- RT @infopeep: Salo, Dorothea: Escaping Datageddon: comments, please [August 31] http://bit.ly/aCodto
- RT @lescarr: More on the relationship between Mendeley and Repositories [August 28] http://bit.ly/9oNJE0
- Richard Poynder on the first Panton Discussion (about open data) [August 27] http://bit.ly/b2aztr
- RT @DigitalKoans: Share the Data: Making Large-Scale Proteomics Data Widely Available [August 26] http://icio.us/0wyjgg
- UKPMC provides WoS citation counts [August 21] http://bit.ly/aQJbQq
- How Science Is Rediscovering “Open” And What It Means For Government (about open data) [August 19] http://bit.ly/ccQyrJ
- The Open Access movement (emphasis on arXiv as a success story) [August 17] http://bit.ly/9i8zoP
- Innovations for Global Health Equity: Beyond Open Access towards Open Data [August 16] http://bit.ly/8ZnidL
- BMJ Open – launching autumn 2010 (data sharing emphasized) [August 16] http://bit.ly/dg5jPC
- Summary: Hearing on Public Access to Federally Funded Research [August 15] http://bit.ly/cOSqTo
- Open Medicine has been accepted into MEDLINE [August 13] http://blog.openmedicine.ca/node/278
- UPEI’s cancellation of WOS getting attention (CBC & Toronto Star) [August 11] http://ow.ly/2nCqM & http://tinyurl.com/2ej5v7c
- Heather Piwowar‘s reading lists (on Mendeley) about data sharing and re-use [August 5] http://bit.ly/9adW4l
- Why I want everything OA, right now [August 5] http://wp.me/p4g7f-37
- CoLab’s Open Source Science web app now live [August 5] http://bit.ly/9j2Akh
- Which journal should I submit my paper to? An economic analysis of the options [August 5] http://bit.ly/cpCrxw
- Find the future at a 21st-century science library: Charlotte Observer [August 3] http://bit.ly/anK02h
Archive for August, 2010
On July 29, 2010, the Information Policy, Census, and National Archives Subcommittee of the US House Committee on Oversight and Government Reform held a hearing entitled: “Public Access to Federally-Funded Research”. The hearing was chaired by Subcommittee Chairman Representative William Lacy Clay (D-MO).
The Alliance for Taxpayer Access has posted a news item about the hearings, entitled: Summary: Hearing on Public Access to Federally Funded Research, dated August 12, 2010. Excerpt from the last paragraph of this summary: “Next steps: Congress will be in recess until September 9, so any further action on this issue or related legislation will happen after that point.”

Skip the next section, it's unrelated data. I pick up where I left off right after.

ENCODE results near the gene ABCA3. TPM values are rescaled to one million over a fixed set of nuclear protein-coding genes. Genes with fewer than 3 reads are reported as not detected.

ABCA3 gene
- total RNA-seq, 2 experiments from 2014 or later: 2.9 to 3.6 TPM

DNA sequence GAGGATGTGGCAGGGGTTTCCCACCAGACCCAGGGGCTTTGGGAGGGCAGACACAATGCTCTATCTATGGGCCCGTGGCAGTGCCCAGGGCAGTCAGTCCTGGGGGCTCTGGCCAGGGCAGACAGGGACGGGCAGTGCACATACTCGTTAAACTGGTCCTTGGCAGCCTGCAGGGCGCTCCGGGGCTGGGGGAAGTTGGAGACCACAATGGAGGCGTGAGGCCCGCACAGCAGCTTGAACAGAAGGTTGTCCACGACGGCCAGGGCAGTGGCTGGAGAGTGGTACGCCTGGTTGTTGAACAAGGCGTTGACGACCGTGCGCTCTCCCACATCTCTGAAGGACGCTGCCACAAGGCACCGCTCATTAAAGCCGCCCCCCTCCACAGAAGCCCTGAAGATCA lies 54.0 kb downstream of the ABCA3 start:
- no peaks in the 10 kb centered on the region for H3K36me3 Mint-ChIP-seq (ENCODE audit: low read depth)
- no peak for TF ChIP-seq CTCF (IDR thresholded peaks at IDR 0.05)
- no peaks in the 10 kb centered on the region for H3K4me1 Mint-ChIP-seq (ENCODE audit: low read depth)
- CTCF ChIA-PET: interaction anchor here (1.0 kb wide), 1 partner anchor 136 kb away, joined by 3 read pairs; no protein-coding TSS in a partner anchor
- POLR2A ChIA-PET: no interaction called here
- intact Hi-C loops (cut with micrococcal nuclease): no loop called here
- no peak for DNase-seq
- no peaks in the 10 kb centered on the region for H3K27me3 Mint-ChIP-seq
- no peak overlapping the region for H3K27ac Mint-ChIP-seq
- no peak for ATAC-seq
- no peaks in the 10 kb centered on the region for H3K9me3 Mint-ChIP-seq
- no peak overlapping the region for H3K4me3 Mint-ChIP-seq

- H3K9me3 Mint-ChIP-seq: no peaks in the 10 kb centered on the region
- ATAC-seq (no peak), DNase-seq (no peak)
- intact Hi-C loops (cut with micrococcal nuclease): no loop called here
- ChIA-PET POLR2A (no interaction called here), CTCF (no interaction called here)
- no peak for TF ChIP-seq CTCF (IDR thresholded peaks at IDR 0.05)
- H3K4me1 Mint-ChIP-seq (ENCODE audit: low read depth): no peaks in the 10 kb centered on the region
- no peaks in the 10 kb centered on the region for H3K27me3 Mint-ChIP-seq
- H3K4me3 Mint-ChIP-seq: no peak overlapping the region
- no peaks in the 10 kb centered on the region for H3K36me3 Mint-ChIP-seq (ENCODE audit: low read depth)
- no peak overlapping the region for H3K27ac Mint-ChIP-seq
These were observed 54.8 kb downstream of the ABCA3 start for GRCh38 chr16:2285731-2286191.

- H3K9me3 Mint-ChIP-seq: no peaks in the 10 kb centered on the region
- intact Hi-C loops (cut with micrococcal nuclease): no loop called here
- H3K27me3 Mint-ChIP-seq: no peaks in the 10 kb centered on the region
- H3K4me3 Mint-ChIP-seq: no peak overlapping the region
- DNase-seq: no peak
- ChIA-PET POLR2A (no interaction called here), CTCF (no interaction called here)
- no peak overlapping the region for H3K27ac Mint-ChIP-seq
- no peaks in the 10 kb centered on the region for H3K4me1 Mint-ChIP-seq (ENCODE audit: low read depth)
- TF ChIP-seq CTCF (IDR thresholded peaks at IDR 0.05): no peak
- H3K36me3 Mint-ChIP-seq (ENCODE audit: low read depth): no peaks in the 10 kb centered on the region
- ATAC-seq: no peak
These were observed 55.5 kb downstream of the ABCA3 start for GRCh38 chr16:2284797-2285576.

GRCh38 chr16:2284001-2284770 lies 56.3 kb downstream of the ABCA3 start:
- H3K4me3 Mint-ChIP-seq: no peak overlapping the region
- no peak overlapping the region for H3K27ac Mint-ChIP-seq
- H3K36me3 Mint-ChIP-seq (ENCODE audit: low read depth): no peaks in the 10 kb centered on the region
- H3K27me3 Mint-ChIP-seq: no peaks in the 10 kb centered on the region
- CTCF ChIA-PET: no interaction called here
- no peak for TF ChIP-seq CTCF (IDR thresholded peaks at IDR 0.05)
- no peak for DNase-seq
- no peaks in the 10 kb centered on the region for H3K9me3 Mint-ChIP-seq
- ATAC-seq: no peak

Some information about the video (the total duration of the hearing was 2:14:00):
- 3:10 End of Chairman’s Opening Statement.
- 7:30 End of statement from Representative Jason Chaffetz (R-UT).
- 7:35 Introduction of Panel I.
- 9:40 Beginning of reading of Prepared Testimony by each of three members of the first panel. Each member was given 5 minutes to present their testimony. (All had concerns about government-mandated public access to the outputs of federally funded research).
- 26:10 End of Panel I presentations and beginning of first question period. Representatives Jason Chaffetz (R-UT), Judy Chu (D-CA), Carolyn Maloney (D-NY) and Chairman Clay asked questions.
- 1:07:25 End of first panel.
- 1:09:00 Introduction of Panel II.
- 1:13:35 Beginning of reading of Prepared Testimony by each of six members of the second panel. (All were supporters of public access to the outputs of federally funded research).
- 1:43:15 End of Panel II presentations and beginning of second question period. Chairman Clay was the only Representative still present, and he asked several questions.
- 1:59:10 End of second panel.
- 2:00:15 Introduction of Panel III.
- 2:01:30 Beginning of reading of Prepared Testimony by the single member of the third panel, Dr. David Lipman (Director, NCBI, NLM, National Institutes of Health).
- 2:05:50 End of Panel III presentation and beginning of third question period. Again, Chairman Clay was the only Representative still present, and he asked several questions.
- 2:14:00 End of hearing.